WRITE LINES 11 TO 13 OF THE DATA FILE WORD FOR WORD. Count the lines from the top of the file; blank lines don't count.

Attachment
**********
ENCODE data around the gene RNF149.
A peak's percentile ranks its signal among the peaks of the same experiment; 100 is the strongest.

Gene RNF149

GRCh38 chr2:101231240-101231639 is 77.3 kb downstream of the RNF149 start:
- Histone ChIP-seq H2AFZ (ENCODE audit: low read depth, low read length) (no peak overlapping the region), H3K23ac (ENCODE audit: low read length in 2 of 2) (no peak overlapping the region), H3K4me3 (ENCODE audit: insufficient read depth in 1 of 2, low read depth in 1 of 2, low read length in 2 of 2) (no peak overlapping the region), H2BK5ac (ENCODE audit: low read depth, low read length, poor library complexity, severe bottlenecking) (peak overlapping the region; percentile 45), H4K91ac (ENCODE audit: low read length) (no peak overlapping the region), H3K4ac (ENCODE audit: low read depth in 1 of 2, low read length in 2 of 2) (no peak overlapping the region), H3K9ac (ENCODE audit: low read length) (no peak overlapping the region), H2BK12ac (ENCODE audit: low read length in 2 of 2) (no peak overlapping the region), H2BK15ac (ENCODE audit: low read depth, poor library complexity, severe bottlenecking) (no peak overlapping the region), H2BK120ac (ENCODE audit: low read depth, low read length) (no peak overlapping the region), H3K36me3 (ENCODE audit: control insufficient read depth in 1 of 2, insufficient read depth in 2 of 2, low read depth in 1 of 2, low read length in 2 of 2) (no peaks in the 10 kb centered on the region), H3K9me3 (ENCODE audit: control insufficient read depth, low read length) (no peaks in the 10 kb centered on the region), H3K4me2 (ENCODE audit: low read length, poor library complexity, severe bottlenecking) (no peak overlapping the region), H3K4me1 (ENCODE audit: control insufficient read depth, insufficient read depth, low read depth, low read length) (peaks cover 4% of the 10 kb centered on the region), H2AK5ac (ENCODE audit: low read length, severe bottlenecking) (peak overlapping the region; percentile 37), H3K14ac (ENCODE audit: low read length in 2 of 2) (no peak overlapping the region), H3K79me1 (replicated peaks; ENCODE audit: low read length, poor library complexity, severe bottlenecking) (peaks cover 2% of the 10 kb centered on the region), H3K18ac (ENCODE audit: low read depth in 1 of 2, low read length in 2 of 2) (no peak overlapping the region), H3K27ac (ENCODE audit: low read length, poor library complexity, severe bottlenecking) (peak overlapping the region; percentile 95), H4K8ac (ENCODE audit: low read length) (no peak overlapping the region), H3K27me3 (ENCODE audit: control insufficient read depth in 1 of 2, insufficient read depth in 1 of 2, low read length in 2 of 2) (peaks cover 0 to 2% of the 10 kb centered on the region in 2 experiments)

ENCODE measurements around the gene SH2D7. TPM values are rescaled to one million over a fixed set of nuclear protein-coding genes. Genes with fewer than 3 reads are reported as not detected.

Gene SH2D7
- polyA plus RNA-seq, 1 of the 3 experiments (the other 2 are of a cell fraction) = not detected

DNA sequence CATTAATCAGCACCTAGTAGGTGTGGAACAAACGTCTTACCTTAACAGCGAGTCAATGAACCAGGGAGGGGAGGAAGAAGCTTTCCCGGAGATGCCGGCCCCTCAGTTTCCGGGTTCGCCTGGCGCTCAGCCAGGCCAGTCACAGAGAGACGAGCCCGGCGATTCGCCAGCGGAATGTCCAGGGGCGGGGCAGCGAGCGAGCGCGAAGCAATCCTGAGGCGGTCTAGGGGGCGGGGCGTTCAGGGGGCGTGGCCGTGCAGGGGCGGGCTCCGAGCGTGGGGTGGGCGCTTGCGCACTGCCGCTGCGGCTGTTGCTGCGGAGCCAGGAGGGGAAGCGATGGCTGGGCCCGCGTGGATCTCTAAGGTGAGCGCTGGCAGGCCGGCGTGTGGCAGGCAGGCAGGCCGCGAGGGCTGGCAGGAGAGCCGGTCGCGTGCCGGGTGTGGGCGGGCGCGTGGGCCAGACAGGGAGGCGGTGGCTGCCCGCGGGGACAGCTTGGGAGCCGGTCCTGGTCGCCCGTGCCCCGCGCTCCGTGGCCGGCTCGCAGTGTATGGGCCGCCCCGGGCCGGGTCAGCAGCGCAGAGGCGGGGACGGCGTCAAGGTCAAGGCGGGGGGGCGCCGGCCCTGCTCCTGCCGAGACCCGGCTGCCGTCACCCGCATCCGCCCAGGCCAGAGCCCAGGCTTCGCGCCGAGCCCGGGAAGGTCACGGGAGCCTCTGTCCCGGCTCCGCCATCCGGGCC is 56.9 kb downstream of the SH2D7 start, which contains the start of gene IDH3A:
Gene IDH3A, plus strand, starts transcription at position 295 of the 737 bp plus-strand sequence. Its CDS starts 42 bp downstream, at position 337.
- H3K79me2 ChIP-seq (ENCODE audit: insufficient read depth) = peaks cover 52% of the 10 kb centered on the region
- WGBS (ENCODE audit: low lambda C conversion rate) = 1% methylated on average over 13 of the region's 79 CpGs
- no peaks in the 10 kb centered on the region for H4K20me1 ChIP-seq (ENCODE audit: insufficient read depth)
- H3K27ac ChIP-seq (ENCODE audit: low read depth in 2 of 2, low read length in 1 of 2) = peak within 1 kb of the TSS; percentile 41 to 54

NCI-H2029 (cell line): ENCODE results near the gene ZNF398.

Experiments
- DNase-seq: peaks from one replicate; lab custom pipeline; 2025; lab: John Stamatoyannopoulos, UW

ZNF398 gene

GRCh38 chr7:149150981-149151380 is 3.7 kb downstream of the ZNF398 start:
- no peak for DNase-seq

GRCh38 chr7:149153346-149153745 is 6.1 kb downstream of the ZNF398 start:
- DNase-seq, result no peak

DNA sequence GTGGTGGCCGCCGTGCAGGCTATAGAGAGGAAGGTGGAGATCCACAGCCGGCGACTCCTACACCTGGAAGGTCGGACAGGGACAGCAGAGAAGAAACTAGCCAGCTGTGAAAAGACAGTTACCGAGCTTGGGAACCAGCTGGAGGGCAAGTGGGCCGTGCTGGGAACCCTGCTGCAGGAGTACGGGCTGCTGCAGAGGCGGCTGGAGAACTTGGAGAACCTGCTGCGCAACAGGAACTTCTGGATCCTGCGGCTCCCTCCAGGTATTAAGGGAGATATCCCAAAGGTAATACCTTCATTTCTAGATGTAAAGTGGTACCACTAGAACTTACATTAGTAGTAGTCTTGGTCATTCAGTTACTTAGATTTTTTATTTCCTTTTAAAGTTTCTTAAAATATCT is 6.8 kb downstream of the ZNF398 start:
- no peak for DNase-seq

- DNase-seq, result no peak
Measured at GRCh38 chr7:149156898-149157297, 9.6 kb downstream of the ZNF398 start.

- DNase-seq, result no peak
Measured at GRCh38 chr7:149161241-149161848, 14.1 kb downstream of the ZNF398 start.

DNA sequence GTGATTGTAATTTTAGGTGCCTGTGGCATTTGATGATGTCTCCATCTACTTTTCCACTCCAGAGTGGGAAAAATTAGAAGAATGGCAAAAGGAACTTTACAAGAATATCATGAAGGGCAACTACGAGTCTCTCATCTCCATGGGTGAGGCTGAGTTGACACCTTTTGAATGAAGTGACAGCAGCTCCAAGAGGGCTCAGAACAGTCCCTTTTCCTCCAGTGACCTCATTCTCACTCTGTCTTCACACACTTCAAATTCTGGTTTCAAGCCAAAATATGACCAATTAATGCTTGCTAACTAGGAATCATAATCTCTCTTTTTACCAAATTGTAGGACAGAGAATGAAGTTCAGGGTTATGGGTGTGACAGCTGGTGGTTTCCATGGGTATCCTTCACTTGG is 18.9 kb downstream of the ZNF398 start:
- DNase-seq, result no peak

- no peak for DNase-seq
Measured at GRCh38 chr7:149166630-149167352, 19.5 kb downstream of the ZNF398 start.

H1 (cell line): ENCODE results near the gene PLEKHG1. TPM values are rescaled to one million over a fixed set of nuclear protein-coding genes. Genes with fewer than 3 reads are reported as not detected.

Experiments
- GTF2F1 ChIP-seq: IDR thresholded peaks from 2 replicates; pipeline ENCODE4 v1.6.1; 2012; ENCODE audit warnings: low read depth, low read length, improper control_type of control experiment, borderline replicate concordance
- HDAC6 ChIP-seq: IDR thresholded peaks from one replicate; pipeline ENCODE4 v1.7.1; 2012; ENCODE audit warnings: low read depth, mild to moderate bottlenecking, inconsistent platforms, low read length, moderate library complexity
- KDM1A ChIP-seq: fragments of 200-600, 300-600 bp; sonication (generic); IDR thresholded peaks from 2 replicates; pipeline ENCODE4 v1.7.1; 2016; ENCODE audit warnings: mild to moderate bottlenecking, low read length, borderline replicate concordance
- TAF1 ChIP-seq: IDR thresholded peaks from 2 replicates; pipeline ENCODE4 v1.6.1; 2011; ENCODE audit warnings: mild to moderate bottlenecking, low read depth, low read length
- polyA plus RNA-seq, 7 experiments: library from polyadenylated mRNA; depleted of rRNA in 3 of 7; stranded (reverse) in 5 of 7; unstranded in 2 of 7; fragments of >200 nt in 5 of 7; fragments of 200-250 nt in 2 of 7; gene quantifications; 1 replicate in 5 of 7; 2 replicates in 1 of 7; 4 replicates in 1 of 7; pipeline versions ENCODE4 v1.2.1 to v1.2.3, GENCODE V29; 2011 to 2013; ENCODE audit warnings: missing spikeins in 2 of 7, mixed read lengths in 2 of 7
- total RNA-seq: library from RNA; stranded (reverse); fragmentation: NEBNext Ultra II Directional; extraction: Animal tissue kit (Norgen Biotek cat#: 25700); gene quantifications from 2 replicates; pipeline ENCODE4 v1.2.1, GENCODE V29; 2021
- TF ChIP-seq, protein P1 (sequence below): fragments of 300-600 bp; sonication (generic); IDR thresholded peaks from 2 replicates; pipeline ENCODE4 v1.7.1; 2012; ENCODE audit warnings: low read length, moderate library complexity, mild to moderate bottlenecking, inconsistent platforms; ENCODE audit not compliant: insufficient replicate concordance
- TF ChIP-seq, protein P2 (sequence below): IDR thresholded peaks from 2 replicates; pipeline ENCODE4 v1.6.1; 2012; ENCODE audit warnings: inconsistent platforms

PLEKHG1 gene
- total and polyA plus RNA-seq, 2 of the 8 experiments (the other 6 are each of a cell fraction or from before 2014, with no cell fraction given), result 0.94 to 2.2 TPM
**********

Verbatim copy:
- H3K79me2 ChIP-seq (ENCODE audit: insufficient read depth) = peaks cover 52% of the 10 kb centered on the region
- WGBS (ENCODE audit: low lambda C conversion rate) = 1% methylated on average over 13 of the region's 79 CpGs
- no peaks in the 10 kb centered on the region for H4K20me1 ChIP-seq (ENCODE audit: insufficient read depth)